Ride the Cyclone
West Village
Chicago Tribune

for a previous production "A quirky, bizarre, creepy, clearly commercial, emotionally hefty and generally rather tantalizing musical…This staging is blisteringly good, sophisticated and detailed down to the very last moment…’Cyclone’ needs to live as a legit musical, and it is not yet fully there. But this thing sure is smartly written; it's rare in a new musical at this stage that the score is more of a problem than the book. And it is not that much of a problem at all." Full Review

Amazing Grace
Midtown W
Chicago Tribune

"The hymn "Amazing Grace" has a remarkable and singular place in history, a legacy, alas, unlikely to be enjoyed by the earnest but insufficiently sophisticated new musical that shares its title, from the hitherto unknown composer Christopher Smith...The same issue haunts the book, an overly linear piece of storytelling never better than serviceable that lacks nuance and ambiguity, even as the production it accompanies lacks a truly vibrant theatrical metaphor." Full Review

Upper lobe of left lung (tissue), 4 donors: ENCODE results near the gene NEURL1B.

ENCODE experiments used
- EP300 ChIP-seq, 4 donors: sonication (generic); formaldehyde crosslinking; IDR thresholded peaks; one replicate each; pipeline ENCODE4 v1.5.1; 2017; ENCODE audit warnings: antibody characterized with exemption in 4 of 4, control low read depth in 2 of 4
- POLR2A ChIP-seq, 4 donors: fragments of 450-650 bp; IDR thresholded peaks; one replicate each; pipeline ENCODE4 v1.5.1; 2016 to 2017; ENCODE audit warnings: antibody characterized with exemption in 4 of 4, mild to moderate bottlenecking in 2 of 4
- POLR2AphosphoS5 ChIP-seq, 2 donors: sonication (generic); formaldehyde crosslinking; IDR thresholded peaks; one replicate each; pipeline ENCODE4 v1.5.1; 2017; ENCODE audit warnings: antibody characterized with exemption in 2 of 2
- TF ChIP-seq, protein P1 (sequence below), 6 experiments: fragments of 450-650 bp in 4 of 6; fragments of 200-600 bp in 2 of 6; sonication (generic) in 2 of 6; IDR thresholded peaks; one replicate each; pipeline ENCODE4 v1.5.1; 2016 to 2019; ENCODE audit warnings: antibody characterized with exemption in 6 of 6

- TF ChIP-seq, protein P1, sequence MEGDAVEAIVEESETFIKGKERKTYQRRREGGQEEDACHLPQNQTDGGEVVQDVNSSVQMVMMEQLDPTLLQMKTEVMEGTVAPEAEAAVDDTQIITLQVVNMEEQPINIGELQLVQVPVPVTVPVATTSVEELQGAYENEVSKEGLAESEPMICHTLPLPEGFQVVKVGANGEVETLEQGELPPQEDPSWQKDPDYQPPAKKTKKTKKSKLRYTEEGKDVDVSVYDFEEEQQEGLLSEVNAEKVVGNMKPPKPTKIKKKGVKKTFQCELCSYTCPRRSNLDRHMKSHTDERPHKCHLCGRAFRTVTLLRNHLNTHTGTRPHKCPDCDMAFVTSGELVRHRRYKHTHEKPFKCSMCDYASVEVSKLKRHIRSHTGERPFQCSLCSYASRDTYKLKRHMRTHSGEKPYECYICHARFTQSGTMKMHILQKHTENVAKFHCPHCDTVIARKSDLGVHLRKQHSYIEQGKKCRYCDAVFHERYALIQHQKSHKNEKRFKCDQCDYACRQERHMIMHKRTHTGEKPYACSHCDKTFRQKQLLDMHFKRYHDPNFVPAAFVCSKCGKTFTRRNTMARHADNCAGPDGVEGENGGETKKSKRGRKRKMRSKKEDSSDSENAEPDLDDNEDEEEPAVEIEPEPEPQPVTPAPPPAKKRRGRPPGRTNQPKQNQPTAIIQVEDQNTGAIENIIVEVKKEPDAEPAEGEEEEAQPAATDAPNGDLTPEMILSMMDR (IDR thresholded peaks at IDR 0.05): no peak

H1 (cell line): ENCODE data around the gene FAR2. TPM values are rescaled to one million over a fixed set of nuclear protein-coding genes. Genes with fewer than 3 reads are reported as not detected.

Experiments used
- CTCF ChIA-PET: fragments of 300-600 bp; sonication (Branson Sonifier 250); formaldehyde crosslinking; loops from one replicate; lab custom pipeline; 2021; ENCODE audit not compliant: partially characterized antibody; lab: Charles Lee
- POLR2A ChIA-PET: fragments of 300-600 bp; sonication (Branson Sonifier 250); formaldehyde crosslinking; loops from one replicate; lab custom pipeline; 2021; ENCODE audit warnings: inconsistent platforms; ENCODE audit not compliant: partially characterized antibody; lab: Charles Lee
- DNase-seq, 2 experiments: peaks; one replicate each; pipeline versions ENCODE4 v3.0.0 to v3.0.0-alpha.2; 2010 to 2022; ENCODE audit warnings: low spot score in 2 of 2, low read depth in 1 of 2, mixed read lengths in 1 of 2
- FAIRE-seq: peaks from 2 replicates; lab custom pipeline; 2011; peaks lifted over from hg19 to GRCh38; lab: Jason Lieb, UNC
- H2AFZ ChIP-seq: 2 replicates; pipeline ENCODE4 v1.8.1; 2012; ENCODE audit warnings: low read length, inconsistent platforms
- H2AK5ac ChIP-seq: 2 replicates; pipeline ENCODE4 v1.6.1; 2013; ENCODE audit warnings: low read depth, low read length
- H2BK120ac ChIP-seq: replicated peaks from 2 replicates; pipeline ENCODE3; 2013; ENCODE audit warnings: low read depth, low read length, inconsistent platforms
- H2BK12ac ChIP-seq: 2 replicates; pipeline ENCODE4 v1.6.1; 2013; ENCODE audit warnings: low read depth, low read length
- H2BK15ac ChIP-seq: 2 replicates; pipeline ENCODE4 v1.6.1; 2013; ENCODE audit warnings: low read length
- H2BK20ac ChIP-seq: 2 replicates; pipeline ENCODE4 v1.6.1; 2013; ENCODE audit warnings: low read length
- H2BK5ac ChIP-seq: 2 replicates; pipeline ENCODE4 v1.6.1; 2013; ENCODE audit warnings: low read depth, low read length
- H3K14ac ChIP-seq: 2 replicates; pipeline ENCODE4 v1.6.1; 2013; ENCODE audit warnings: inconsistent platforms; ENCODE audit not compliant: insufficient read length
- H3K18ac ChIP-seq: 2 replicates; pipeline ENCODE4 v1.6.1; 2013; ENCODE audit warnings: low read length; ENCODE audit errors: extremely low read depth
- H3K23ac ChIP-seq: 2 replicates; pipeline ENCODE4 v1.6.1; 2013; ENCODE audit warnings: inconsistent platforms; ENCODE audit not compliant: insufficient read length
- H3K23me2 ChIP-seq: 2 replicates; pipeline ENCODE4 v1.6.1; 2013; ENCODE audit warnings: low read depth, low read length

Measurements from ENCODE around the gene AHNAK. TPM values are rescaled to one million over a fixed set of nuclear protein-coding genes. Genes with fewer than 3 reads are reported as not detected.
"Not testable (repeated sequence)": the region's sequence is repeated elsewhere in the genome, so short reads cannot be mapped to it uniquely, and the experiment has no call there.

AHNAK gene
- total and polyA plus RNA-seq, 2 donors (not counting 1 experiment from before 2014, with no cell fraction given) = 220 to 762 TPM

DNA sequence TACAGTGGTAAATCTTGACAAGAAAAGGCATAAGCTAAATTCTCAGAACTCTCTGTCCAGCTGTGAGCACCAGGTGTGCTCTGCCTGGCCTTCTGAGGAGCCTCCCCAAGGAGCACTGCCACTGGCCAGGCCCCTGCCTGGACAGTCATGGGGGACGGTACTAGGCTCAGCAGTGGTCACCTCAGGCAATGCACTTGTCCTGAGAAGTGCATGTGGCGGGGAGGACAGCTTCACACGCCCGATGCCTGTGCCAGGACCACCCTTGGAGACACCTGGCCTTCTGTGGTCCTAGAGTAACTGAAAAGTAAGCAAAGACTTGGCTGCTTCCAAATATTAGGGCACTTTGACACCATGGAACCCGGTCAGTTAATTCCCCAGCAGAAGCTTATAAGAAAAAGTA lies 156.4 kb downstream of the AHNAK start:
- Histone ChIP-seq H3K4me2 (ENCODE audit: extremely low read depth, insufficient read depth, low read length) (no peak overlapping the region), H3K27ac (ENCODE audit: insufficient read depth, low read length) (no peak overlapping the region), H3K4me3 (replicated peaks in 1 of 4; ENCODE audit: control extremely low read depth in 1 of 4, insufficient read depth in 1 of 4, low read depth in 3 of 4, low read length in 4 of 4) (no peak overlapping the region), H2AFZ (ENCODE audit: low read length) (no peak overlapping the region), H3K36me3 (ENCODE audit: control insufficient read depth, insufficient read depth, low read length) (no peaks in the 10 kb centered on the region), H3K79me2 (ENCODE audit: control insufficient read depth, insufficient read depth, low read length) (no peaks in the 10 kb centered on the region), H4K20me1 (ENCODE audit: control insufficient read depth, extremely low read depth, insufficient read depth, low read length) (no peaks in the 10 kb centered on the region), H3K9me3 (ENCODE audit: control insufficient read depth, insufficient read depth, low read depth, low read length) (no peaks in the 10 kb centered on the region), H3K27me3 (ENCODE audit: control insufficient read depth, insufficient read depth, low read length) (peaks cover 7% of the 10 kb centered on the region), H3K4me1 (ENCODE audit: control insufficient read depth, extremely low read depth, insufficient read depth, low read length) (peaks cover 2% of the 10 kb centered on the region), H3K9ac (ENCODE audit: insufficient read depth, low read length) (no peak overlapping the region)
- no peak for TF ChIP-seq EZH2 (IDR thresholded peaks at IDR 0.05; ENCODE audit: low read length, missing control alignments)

The Visit
Midtown W
Chicago Tribune

"It remains a weird musical...this show most assuredly deserves to be here, if feeling, music and craft are the perennial guideposts. Sometimes they just take you to strange, difficult places, as they should." Full Review

Something Rotten!
Midtown W
Chicago Tribune

"The wacky new Broadway musical has the best opening comedic number of the season — heck, several seasons...To say the show opens with a bang does not do it justice...That level of anarchic comedy is not, alas, fully sustained. That is, perhaps, one of the dangers of starting out with such intensity, rather than pacing yourself." Full Review